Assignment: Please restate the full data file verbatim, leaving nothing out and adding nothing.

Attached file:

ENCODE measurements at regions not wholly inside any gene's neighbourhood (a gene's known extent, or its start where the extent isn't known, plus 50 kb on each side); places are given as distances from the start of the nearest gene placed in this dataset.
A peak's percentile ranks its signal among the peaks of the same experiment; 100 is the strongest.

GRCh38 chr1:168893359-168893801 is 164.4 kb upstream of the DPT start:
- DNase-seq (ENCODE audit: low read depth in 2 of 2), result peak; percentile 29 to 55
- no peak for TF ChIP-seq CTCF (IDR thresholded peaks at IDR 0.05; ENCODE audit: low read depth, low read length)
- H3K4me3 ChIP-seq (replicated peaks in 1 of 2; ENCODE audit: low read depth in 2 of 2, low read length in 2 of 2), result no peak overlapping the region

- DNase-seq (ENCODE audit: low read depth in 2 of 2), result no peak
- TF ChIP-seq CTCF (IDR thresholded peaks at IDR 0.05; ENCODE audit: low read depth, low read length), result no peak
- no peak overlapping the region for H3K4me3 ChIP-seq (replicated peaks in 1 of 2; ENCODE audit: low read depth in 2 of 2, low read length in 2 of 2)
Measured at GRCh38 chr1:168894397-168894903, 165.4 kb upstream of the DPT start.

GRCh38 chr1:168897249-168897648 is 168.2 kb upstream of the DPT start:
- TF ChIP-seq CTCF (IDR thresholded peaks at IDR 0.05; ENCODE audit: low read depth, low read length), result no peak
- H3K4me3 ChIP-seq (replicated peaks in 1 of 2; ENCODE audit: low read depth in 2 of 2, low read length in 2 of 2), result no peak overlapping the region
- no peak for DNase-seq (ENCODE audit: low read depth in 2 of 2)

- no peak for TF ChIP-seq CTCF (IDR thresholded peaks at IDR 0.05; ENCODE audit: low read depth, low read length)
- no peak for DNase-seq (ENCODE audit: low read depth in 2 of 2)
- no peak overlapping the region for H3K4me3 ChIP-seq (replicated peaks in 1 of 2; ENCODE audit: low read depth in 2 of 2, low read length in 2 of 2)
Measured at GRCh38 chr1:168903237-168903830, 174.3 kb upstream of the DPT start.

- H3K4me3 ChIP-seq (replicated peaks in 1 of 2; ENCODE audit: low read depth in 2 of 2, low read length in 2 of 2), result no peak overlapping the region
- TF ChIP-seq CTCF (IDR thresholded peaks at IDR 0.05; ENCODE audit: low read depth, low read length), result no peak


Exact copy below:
ENCODE measurements at regions not wholly inside any gene's neighbourhood (a gene's known extent, or its start where the extent isn't known, plus 50 kb on each side); places are given as distances from the start of the nearest gene placed in this dataset.
A peak's percentile ranks its signal among the peaks of the same experiment; 100 is the strongest.

GRCh38 chr1:168893359-168893801 is 164.4 kb upstream of the DPT start:
- DNase-seq (ENCODE audit: low read depth in 2 of 2), result peak; percentile 29 to 55
- no peak for TF ChIP-seq CTCF (IDR thresholded peaks at IDR 0.05; ENCODE audit: low read depth, low read length)
- H3K4me3 ChIP-seq (replicated peaks in 1 of 2; ENCODE audit: low read depth in 2 of 2, low read length in 2 of 2), result no peak overlapping the region

- DNase-seq (ENCODE audit: low read depth in 2 of 2), result no peak
- TF ChIP-seq CTCF (IDR thresholded peaks at IDR 0.05; ENCODE audit: low read depth, low read length), result no peak
- no peak overlapping the region for H3K4me3 ChIP-seq (replicated peaks in 1 of 2; ENCODE audit: low read depth in 2 of 2, low read length in 2 of 2)
Measured at GRCh38 chr1:168894397-168894903, 165.4 kb upstream of the DPT start.

GRCh38 chr1:168897249-168897648 is 168.2 kb upstream of the DPT start:
- TF ChIP-seq CTCF (IDR thresholded peaks at IDR 0.05; ENCODE audit: low read depth, low read length), result no peak
- H3K4me3 ChIP-seq (replicated peaks in 1 of 2; ENCODE audit: low read depth in 2 of 2, low read length in 2 of 2), result no peak overlapping the region
- no peak for DNase-seq (ENCODE audit: low read depth in 2 of 2)

- no peak for TF ChIP-seq CTCF (IDR thresholded peaks at IDR 0.05; ENCODE audit: low read depth, low read length)
- no peak for DNase-seq (ENCODE audit: low read depth in 2 of 2)
- no peak overlapping the region for H3K4me3 ChIP-seq (replicated peaks in 1 of 2; ENCODE audit: low read depth in 2 of 2, low read length in 2 of 2)
Measured at GRCh38 chr1:168903237-168903830, 174.3 kb upstream of the DPT start.

- H3K4me3 ChIP-seq (replicated peaks in 1 of 2; ENCODE audit: low read depth in 2 of 2, low read length in 2 of 2), result no peak overlapping the region
- TF ChIP-seq CTCF (IDR thresholded peaks at IDR 0.05; ENCODE audit: low read depth, low read length), result no peak